Atala explains that the degree of difficulty for implanting lab-grown organs increases with the complexity of the organ's structure. While biotech companies such as Harvard Apparatus Regenerative Medicine (HART) have successfully developed tubular organs such as the trachea and the esophagus, other organs are harder to replicate. Kidneys, livers and hearts -- the so-called “solid” organs -- are the most complex because they have so many cells per centimeter, according to Atala.
"Up to this point we've been able to implant … flat, tubular and hollow [organs in patients],” Atala says. “We have not yet implanted a solid [lab-grown] organ in a patient."
If, however, the technology can eventually be replicated in a meaningful way, the cost savings for patients could be life-changing. In 2011, a traditional kidney transplant cost $262,000 on average, and a heart-lung transplant, $1.1 million. Those figures include the cost of recovering the organ from the donor and follow-up visits to the hospital, according to UNOS. After a transplant is completed, the patient must take anti-rejection meds that can cost more than $2,500 dollars a month.
Lab-grown organs are themselves pricey, considering the effort involved. Atala says that while prices hover somewhere around $100,000 on average, they will come down as more are made.
Another major benefit to lab-grown organs is that they’ll need no anti-rejection drugs. “One of the advantages, of course, is that once you implant these organs, you don't have to use rejection medications, which are very expensive,” Atala says. “[Lab-grown organs] are less expensive long term."
So what will it take for these innovations to go from experimental to mainstream? And where does the opportunity lie for biotech entrepreneurs?
Chris Fair is the managing partner and founder of Medtown Ventures, an Atlanta-based venture and commercialization firm that specializes in bringing medical devices and biologic technologies to market. Fair says that early collaboration between the medical and business communities is the key to capitalizing on the "tremendous opportunity" to be found in the space.
While scientists often receive grants from organizations such as the NIH or the National Science Foundation, he says, that doesn't necessarily lay the groundwork for a body of research to become part of a viable business model.
"There has to be this private-to-public partnership,” Fair says. “The university [community] cannot do this all by themselves, and a private institution can't do it all by themselves. And, if you wait too long, you may be chasing a marketplace that doesn't exist, or chasing a non-profitable market first.
Fair cited a recent example of this private industry and university collaboration that he got to be involved with firsthand, a company called CellectCell that was launched this past summer. The core of the business is a technology that was developed at Georgia Tech to isolate populations of cells in under 5 minutes without changing the structure or makeup of the cell.
“Getting the business acumen into the development cycle early really helps out when you start looking at raising capital," says Fair.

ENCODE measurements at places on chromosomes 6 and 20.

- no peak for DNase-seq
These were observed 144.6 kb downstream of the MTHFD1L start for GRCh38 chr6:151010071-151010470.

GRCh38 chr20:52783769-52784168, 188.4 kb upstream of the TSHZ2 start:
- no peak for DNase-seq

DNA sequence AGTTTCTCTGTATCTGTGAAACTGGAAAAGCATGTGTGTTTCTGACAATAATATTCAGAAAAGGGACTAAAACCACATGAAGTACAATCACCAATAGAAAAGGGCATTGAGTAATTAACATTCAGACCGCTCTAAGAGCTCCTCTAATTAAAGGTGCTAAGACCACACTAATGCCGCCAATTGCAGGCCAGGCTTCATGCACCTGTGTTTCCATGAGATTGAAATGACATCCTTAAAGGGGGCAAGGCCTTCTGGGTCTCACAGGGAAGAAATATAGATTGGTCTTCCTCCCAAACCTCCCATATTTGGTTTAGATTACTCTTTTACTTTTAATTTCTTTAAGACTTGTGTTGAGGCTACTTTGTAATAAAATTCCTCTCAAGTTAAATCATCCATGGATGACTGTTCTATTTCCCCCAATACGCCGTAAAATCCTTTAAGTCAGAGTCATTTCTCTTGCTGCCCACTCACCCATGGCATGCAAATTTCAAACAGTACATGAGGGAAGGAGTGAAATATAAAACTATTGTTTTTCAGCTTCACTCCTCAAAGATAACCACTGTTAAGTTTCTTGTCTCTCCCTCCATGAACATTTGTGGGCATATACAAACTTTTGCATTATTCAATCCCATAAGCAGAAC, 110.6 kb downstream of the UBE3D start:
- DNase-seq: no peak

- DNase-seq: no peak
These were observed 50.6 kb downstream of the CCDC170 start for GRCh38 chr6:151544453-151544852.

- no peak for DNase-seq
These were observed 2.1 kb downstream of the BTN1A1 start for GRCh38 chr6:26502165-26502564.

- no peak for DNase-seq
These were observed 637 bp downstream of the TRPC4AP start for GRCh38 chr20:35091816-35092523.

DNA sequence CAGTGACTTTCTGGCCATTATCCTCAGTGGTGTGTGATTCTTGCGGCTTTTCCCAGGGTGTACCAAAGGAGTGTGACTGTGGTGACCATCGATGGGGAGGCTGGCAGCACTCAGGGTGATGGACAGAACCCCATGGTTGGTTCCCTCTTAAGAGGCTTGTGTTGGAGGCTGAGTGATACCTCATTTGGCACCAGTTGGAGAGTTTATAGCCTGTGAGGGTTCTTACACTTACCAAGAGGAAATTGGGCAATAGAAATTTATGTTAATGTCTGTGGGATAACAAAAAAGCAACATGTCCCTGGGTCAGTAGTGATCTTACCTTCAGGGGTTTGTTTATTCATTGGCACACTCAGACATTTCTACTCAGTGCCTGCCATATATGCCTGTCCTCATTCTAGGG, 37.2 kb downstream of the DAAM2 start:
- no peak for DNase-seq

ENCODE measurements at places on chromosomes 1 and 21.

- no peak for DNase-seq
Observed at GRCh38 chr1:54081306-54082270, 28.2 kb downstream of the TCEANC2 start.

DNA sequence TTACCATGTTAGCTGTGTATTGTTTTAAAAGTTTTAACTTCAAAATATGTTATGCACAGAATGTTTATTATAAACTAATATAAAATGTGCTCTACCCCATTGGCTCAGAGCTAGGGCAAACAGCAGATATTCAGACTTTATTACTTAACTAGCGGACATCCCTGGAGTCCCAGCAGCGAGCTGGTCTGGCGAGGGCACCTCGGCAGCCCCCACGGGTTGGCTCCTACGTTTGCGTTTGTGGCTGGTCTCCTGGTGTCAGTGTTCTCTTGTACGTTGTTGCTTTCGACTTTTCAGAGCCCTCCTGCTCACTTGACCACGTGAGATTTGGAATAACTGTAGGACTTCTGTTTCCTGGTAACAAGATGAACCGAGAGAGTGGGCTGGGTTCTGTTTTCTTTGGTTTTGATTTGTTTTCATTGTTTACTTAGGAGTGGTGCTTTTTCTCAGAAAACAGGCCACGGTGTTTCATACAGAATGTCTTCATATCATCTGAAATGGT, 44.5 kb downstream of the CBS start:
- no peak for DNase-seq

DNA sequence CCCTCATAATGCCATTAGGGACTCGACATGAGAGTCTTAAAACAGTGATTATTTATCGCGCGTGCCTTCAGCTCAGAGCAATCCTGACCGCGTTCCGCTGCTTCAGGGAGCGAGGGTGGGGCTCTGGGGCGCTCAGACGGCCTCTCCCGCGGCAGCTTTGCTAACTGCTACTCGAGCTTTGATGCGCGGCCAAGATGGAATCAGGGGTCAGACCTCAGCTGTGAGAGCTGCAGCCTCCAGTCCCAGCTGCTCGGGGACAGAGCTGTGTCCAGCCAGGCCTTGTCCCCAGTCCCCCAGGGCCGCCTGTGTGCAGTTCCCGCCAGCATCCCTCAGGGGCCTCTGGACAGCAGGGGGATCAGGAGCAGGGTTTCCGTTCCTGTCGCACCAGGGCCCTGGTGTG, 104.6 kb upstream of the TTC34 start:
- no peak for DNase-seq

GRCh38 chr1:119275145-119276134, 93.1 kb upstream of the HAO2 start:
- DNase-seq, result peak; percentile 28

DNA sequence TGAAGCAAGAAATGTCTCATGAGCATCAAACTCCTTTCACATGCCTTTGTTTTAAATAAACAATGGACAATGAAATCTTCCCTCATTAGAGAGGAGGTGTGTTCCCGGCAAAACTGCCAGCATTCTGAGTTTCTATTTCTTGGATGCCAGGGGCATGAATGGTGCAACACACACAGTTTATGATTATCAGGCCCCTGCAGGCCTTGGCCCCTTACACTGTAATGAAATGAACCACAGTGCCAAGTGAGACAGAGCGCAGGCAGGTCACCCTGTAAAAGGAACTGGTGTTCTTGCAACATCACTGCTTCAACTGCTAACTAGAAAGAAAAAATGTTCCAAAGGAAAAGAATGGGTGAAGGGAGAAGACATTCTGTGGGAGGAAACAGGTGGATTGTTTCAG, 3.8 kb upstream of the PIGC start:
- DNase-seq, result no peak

Dolores Baksh, a leader with GE Healthcare's cell therapy technologies division, agrees: “We’re not going to be able to do this alone,” Baksh says. “So, forming those networks and those partnerships is going to be foundational in order to bring this forward.”
One example she cites is the working relationship between the University of Pennsylvania and the pharmaceutical giant Novartis.
From the medical side, Dr. Ott, in Boston, says that before his work with the bio-artificial limbs can enter the mainstream, he and his team must replicate the experiment several times over. In the future, he says, he foresees working with tissue not only from rats but from pigs and then, finally, from humans.
“We have to show that we can generate more, repopulate bone, repopulate nerves, repopulate vasculature in a more complete fashion; and then we have to show [the research community that] what we showed in this paper can actually be transferred to human cells,” Otts says.
“But, of course, the Holy Grail, if you will, is to regenerate functional tissue from patients’ samples, or patient-derived cells. But, bringing it to clinical scale is important” -- and of course, he says, there’s that all-important clinical application and hoped-for approval from the FDA, which regulates medical and biological devices, in addition to drugs.
Before a bio-artificial limbs can be transplanted onto a human patient, there are complex hurdles to surmount. “It’s a medical device, but it’s also a biologic device,” Ott explains. “So it makes it a little more complicated. Ideally, if you want to derive it from patient-derived cells, you’d have to get every single step of that process approval -- so the cell-backing aspect, the cell-reprogramming aspect and then ultimately the device itself, with biological and non-biologic materials.
“This is far away from clinical application,” Ott cautions.
Understanding the competition
Overall, for entrepreneurs and companies large and small that want to break into the field, it’s imperative, Baksh says -- as with any new venture -- to comprehend the competitive landscape and what’s already available on the market. “I think you have to have the right people,” Baksh says. [And] in any of these scenarios, it’s really trying to understand your customer -- understanding those customer needs, getting in front of them and asking those big questions.”
Ultimately, while there still is a ways to go, the field is constantly expanding. Atala, for one, is optimistic. "I think the future will see more tissues and organs going into patients," he says, "and hopefully expanding the number of patients that get these technologies."